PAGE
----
SACRAMENTO – Six years ago when Scott Jones became Sheriff of Sacramento County he promised to make it easier for people to get a concealed weapons permit. So far, he has lived up to that promise.
Since August of 2011, the number of concealed weapons permits, or CCWs, has soared from 887 to 7,478 in January of 2016.
When asked if Jones believes more people should carry, he simply answered, “Yes.”
“People face the same dangers that I do. They have a desire to protect themselves and their family,” said Sheriff Jones. “The flavor of the country has changed over the last year or two, and it is not so much about being a victim of a mugging or getting money out of the ATM. Now, you have the real threat of terrorism.”
Dr. Garen Wintemute is an emergency room doctor at UC Davis and a researcher on gun violence. He says the country changed in 2012 beginning with Aurora and then Sandy Hook and San Bernardino where “public mass shootings” have become more frequent.
But he says while those shootings create fear, the fear is more perception than reality.
“Mass shootings are uncommon, they account for less than 1-percent of all firearm deaths in the United States,” said Dr. Wintemute. “But mass shootings have the potential of changing the character of American public life.”
Change is exactly what is happening to the makeup of Sacramento County under Sheriff Jones where 90 percent of all CCW applications are approved by his office.
“I wish it was more,” said Jones.
The county is now on track to become number one in the state for CCW’s, but Sacramento County already leads the state in another category—revocations, people who have had their concealed weapon permit taken away.
Our ABC10 investigation found 101 people had their permits revoked in the past two years. Those permits were taken away for violations ranging from brining a weapon to the airport, to DUI’s, child abuse and drug related charges.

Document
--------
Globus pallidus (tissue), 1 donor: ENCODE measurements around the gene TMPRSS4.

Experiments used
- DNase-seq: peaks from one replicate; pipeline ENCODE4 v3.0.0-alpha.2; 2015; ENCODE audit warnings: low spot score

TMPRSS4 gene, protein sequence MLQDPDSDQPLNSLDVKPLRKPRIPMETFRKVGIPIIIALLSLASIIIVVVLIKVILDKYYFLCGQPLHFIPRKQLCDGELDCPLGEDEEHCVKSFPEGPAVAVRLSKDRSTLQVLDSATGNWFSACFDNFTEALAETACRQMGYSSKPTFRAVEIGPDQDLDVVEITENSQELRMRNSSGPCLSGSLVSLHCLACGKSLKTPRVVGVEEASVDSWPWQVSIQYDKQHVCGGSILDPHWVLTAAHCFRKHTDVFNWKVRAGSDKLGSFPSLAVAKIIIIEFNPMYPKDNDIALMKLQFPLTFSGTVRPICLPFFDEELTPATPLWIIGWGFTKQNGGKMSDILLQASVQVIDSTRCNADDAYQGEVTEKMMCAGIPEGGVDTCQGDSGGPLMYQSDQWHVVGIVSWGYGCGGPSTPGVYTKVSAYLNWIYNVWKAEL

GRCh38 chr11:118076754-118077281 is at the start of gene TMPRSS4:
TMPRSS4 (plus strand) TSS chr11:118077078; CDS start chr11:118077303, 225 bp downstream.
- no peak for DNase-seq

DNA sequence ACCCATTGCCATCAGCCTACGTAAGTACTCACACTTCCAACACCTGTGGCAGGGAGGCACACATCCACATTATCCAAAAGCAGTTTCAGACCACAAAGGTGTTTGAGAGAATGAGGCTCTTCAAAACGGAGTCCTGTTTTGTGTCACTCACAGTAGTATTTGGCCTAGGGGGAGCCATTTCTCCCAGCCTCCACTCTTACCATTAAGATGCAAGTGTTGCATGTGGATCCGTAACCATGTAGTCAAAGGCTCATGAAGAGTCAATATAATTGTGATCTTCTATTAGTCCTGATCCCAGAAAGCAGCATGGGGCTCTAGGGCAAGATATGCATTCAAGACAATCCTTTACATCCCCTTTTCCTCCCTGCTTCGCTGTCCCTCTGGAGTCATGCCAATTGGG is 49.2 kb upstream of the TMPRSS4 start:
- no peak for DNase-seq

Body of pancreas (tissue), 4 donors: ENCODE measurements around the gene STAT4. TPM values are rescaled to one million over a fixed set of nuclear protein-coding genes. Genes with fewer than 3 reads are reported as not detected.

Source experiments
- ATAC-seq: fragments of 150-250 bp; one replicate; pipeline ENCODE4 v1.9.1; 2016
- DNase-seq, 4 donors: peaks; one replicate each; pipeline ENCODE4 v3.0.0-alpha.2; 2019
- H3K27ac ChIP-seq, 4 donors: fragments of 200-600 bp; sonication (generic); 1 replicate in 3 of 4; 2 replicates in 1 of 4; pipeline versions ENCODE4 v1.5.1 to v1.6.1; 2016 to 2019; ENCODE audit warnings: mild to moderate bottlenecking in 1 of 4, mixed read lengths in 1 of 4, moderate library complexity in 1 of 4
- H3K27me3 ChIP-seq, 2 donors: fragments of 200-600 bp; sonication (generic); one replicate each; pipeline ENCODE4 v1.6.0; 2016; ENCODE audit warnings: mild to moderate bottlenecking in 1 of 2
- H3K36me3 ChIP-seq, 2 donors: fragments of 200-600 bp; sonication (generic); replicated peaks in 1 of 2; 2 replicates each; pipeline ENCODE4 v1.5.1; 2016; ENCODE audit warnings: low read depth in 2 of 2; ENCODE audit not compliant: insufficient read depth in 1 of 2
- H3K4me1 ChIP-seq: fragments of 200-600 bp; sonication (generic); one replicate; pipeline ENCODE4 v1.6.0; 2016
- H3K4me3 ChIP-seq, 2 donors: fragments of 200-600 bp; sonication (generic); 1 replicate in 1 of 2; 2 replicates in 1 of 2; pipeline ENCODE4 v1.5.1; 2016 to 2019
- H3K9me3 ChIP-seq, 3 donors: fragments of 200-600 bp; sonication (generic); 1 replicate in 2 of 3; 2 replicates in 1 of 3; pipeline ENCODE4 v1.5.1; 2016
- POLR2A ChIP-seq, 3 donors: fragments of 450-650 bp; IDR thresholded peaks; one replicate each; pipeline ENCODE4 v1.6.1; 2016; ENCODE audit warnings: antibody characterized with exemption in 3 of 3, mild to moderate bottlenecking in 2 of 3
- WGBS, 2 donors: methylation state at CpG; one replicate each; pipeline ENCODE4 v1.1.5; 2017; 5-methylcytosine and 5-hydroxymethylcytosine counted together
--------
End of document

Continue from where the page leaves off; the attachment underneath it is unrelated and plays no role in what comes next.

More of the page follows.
But our ABC10 investigation also found two frightening case.
In November of 2014, just across from the State Capitol at the Hyatt Regency, Sacramento Police detained a man with a CCW.
According to the police report, a hotel worker entered the man’s room and found “hundreds of rounds and boxes of various caliber ammunition.
Police say he, “expressed animosity towards the government.”
And he also bragged about his skills with a rifle saying he could, “Shoot it at 200 yards accurately placing rounds within a 3-inch grouping.”
The man was place on what is called a 51-50 psychiatric hold and his CCW permit was immediately revoked.
And then in November of 2011 a traffic stop turned deadly in Elk Grove.
68-year old Richard Bisbee, who was a long time concealed weapons permit holder, shot a CHP officer. Bisbee was eventually killed by Elk Grove Police while trying to get away, the officer survived.
The gun Bisbee used was not the one he was licensed to carry, and the permit was issued before Jones took office, but the incident happened on his watch and he defended his office’s CCW policy.
“And the reality is he has been a holder of a CCW in at least two other counties, for over two decades,” said Jones in 2011. “There were no red flags, there were no convictions to prevent him from possessing a concealed weapons permit.”
“Is it a perfect system? I hope so, but probably not because it is a human system,” said Jones. “And if we do have a failure that will be weighty, that will be on that side of the balance scale, but I have given 7500-8000 people the ability to protect themselves, and guess what, so far, knocking on wood, nobody has abused that privilege.”
Dr. Wintemute says Jones in many ways is conducting a “countywide experiment.”
“When we raise or lower the drinking age, when we raise or lower the speed limit, when we make any sort of change that is an experiment,” said Wintemute. “As a scientist, I am interested in knowing whether that has turned out to be a bad thing or a good thing for public safety in Sacramento.”
In the meantime, Sheriff Scott Jones does not apologize.